Boundary conflict is a conflict over a boundary line that as a minimum is defined, or is in the process of being defined, by the parties, by implicit consent or explicit agreement. This means that all stakes and issues leading to disputes and armed conflicts are related to once and somehow agree upon boundaries. National or international boundaries are thus sharply defined lines, fixed by nations like fences between their respective properties.
However in nature there are no sharply marked boundaries of any sort, only zones of transition. Border settlement/negotiation is the act of arriving at a negotiated agreement two or more supranational or national entities on a contested territory. The classical supranational border conflict is between Akwa-Ibom and Cross-River states over some communities; or between Rivers and Akwa-Ibom states over oil wells; or Anambra and Kogi states over oil sites.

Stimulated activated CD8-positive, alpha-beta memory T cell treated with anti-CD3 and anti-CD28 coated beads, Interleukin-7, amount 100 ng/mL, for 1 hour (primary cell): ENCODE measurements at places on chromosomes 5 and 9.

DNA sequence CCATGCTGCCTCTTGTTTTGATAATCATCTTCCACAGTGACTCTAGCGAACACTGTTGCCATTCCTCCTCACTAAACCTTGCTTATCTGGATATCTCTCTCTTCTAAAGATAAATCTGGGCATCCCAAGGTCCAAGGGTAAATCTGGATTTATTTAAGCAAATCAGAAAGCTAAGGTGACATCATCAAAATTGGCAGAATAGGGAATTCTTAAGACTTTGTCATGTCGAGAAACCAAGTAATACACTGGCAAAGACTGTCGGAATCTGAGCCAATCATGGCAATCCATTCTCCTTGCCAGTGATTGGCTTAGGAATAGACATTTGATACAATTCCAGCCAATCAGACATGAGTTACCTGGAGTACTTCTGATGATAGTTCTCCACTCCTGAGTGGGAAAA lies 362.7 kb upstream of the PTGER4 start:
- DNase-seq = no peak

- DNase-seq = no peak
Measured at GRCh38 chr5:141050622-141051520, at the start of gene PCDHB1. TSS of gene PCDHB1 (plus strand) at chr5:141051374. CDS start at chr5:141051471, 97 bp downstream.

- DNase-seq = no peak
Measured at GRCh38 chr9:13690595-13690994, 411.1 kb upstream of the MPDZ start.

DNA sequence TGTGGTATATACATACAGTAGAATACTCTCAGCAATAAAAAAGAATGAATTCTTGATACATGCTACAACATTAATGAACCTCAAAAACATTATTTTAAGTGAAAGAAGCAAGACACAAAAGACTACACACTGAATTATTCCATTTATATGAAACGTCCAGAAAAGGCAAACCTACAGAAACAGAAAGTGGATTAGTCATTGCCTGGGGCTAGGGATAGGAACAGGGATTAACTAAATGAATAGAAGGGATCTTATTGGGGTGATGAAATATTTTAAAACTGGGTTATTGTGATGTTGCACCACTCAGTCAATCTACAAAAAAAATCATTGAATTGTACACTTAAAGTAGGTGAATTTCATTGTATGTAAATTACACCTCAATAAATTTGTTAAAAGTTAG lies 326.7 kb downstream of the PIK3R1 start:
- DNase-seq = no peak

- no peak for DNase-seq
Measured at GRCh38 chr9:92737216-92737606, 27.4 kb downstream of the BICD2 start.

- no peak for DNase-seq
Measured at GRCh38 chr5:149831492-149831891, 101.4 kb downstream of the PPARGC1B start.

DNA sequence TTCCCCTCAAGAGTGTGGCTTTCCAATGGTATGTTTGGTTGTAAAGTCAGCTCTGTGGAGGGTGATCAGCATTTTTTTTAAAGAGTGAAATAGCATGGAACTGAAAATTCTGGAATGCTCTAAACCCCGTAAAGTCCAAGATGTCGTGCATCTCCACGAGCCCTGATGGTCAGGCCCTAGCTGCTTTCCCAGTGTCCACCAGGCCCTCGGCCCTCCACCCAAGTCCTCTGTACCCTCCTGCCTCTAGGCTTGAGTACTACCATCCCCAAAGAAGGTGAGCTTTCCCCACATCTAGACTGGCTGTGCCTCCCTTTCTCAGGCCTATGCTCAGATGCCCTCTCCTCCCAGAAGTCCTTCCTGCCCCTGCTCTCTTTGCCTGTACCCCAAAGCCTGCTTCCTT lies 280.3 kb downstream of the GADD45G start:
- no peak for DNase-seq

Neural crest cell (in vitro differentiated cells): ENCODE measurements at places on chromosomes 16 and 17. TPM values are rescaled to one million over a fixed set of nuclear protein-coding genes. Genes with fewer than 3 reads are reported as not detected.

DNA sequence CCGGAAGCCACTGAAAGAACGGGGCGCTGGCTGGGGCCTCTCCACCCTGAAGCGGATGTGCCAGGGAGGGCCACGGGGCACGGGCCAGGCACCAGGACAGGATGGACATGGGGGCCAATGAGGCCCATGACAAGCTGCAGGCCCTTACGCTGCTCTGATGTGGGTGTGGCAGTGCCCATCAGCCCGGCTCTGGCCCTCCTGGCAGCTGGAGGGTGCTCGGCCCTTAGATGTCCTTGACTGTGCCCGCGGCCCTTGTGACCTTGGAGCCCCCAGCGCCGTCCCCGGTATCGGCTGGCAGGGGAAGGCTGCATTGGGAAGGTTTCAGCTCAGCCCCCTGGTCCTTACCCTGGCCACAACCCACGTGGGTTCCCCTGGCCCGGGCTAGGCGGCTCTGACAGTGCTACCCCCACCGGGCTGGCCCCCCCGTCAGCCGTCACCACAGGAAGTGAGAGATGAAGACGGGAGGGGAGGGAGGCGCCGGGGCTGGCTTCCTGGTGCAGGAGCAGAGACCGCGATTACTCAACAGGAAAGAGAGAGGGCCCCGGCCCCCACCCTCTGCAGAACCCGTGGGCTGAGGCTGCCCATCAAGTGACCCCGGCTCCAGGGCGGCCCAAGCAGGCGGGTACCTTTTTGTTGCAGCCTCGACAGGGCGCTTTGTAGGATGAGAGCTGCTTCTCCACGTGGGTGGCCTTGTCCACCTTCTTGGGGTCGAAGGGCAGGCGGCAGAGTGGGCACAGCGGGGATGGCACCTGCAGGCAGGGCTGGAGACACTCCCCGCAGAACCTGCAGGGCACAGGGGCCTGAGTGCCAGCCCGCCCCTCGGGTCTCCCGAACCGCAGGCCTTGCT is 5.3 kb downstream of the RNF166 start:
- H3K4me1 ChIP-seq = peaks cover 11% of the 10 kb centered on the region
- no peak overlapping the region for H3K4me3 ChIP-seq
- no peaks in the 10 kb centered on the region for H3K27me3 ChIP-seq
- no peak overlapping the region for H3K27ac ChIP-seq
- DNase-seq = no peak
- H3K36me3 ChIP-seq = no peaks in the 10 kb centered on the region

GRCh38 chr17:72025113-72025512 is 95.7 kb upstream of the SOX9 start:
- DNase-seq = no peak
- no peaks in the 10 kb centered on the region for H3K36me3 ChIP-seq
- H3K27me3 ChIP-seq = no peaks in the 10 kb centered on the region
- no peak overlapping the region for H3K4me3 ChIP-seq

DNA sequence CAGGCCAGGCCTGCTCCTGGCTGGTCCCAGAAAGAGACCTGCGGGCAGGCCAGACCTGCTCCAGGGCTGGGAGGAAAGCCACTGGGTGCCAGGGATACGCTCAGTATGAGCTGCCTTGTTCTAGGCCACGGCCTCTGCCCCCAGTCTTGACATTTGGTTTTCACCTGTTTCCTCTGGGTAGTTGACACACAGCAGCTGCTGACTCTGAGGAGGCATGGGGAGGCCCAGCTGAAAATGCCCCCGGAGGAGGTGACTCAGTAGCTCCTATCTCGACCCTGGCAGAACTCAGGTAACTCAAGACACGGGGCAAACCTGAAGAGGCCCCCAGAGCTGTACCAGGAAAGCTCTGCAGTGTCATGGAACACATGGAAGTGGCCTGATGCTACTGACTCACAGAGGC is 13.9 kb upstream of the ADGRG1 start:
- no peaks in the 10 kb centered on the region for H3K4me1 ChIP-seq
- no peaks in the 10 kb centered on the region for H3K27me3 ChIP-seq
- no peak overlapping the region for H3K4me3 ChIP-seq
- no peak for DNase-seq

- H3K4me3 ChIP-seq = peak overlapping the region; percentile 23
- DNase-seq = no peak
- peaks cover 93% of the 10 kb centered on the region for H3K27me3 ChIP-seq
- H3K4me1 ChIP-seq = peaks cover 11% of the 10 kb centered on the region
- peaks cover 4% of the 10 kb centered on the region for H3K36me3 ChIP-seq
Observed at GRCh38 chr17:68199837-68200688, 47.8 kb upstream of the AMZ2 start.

At international level, Nigeria and Cameroon have experienced conflict over the Bakassi peninsula that was settled with the signing of the Green-Tree Agreement following the decision of the International Court of Justice at Hague. Others include the dispute of Kashmir between India and Pakistan; the dispute over Diaoyu/Senkaku Island between Japan and China.
Nature of Border Dispute
As noted above, border dispute could be value, resource, interest, territory or security based.